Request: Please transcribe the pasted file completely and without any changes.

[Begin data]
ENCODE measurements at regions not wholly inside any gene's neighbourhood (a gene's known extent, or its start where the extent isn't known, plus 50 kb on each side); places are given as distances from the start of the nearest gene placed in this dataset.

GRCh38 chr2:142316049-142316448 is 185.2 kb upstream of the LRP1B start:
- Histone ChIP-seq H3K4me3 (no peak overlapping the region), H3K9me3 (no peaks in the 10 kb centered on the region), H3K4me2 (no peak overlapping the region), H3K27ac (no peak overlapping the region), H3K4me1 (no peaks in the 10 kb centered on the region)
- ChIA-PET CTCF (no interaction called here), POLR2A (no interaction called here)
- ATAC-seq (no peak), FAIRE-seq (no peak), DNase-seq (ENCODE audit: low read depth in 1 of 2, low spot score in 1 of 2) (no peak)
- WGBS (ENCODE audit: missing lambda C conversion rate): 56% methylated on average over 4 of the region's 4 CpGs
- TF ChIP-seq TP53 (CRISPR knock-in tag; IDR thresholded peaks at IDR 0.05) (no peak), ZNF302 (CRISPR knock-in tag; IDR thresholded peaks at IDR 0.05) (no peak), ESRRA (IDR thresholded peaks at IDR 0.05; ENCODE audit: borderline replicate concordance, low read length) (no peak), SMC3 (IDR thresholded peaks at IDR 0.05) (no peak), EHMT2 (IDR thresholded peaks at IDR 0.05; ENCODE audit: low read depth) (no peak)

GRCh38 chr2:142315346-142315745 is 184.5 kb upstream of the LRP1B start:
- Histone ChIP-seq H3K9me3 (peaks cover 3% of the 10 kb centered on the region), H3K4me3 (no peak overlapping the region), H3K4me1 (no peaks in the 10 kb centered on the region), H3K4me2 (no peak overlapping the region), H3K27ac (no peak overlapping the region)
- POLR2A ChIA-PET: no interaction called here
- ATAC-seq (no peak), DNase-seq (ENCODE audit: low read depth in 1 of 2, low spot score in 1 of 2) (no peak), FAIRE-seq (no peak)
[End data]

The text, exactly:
ENCODE measurements at regions not wholly inside any gene's neighbourhood (a gene's known extent, or its start where the extent isn't known, plus 50 kb on each side); places are given as distances from the start of the nearest gene placed in this dataset.

GRCh38 chr2:142316049-142316448 is 185.2 kb upstream of the LRP1B start:
- Histone ChIP-seq H3K4me3 (no peak overlapping the region), H3K9me3 (no peaks in the 10 kb centered on the region), H3K4me2 (no peak overlapping the region), H3K27ac (no peak overlapping the region), H3K4me1 (no peaks in the 10 kb centered on the region)
- ChIA-PET CTCF (no interaction called here), POLR2A (no interaction called here)
- ATAC-seq (no peak), FAIRE-seq (no peak), DNase-seq (ENCODE audit: low read depth in 1 of 2, low spot score in 1 of 2) (no peak)
- WGBS (ENCODE audit: missing lambda C conversion rate): 56% methylated on average over 4 of the region's 4 CpGs
- TF ChIP-seq TP53 (CRISPR knock-in tag; IDR thresholded peaks at IDR 0.05) (no peak), ZNF302 (CRISPR knock-in tag; IDR thresholded peaks at IDR 0.05) (no peak), ESRRA (IDR thresholded peaks at IDR 0.05; ENCODE audit: borderline replicate concordance, low read length) (no peak), SMC3 (IDR thresholded peaks at IDR 0.05) (no peak), EHMT2 (IDR thresholded peaks at IDR 0.05; ENCODE audit: low read depth) (no peak)

GRCh38 chr2:142315346-142315745 is 184.5 kb upstream of the LRP1B start:
- Histone ChIP-seq H3K9me3 (peaks cover 3% of the 10 kb centered on the region), H3K4me3 (no peak overlapping the region), H3K4me1 (no peaks in the 10 kb centered on the region), H3K4me2 (no peak overlapping the region), H3K27ac (no peak overlapping the region)
- POLR2A ChIA-PET: no interaction called here
- ATAC-seq (no peak), DNase-seq (ENCODE audit: low read depth in 1 of 2, low spot score in 1 of 2) (no peak), FAIRE-seq (no peak)